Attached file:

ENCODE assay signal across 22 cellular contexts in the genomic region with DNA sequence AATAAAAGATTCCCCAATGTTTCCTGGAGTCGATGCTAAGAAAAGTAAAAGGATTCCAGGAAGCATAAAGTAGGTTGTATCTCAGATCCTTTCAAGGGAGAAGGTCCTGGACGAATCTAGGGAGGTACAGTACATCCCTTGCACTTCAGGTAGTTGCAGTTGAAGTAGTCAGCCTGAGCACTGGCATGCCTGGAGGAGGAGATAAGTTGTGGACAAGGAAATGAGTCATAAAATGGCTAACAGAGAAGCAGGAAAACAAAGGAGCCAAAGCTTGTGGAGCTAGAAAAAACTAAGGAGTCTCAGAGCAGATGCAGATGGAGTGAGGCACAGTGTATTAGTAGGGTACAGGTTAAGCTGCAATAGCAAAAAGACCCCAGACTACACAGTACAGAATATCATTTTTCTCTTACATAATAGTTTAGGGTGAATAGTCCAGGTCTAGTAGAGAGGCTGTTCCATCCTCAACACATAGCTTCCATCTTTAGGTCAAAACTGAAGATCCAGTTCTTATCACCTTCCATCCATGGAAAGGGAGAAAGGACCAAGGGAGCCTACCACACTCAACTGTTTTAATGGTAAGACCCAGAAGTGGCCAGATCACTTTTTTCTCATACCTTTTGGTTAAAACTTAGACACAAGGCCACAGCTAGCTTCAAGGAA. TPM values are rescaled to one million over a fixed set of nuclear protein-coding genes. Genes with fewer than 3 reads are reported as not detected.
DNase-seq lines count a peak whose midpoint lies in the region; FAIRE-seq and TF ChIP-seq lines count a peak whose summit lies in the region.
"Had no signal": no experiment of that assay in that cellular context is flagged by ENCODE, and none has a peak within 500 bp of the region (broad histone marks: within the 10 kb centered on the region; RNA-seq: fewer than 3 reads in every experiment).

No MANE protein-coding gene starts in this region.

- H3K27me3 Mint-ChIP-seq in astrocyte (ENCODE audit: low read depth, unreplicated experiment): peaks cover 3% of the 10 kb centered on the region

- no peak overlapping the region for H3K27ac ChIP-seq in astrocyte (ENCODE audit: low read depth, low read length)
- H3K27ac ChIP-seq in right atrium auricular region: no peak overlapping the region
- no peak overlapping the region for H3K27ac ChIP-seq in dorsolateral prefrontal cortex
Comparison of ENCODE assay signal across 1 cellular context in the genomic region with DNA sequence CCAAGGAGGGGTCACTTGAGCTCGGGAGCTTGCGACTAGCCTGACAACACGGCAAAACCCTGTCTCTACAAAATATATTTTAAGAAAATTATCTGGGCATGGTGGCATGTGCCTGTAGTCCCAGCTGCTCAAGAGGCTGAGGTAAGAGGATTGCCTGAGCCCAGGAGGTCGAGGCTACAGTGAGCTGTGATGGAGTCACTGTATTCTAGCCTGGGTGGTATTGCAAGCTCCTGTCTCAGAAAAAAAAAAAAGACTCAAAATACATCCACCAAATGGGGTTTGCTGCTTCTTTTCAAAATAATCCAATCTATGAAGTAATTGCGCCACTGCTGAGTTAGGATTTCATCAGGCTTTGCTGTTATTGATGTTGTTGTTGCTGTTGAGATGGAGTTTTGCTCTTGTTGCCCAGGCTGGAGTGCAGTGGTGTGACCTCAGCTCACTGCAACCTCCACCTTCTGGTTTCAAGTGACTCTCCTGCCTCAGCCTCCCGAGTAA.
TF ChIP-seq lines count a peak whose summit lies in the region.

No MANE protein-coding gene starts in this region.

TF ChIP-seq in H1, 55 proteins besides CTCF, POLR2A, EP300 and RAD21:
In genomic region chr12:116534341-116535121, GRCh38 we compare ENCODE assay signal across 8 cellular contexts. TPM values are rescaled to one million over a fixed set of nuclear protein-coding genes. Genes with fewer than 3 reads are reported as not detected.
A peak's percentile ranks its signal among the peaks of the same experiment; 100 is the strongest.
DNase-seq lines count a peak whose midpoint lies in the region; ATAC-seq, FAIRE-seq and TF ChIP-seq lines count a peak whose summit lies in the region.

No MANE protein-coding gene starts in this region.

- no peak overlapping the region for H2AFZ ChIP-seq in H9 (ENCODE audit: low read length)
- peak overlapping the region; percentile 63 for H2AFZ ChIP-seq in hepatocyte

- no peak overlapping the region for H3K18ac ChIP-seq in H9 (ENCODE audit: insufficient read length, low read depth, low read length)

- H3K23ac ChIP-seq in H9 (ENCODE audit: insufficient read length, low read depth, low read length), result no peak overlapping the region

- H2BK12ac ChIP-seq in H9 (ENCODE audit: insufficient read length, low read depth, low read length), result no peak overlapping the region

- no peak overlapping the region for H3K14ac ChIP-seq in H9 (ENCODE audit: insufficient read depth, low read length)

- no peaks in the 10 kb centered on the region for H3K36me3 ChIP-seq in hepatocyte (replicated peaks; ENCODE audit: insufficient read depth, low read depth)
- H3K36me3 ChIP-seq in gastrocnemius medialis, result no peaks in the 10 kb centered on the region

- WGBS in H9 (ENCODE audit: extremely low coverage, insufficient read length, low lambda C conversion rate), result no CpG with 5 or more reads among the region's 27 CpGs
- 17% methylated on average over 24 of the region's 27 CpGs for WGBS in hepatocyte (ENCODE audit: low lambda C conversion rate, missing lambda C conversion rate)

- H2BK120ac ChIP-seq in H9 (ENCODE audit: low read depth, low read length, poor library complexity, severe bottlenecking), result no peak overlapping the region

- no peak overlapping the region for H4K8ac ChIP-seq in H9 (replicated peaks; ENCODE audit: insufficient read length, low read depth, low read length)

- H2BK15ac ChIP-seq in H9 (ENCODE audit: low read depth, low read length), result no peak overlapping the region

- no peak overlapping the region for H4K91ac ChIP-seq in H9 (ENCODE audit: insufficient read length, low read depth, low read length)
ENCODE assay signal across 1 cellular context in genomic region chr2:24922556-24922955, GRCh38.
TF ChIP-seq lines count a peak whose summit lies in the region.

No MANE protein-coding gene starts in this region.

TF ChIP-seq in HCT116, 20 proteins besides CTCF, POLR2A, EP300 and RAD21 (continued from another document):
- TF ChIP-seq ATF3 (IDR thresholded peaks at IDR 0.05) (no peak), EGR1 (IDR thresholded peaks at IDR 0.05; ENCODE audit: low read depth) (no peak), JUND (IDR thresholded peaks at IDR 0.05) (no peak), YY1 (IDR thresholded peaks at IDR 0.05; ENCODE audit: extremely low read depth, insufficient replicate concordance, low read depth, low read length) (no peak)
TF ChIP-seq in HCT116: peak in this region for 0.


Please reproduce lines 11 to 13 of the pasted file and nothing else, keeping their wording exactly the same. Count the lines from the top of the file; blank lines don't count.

No MANE protein-coding gene starts in this region.

TF ChIP-seq in H1, 55 proteins besides CTCF, POLR2A, EP300 and RAD21:
In genomic region chr12:116534341-116535121, GRCh38 we compare ENCODE assay signal across 8 cellular contexts. TPM values are rescaled to one million over a fixed set of nuclear protein-coding genes. Genes with fewer than 3 reads are reported as not detected.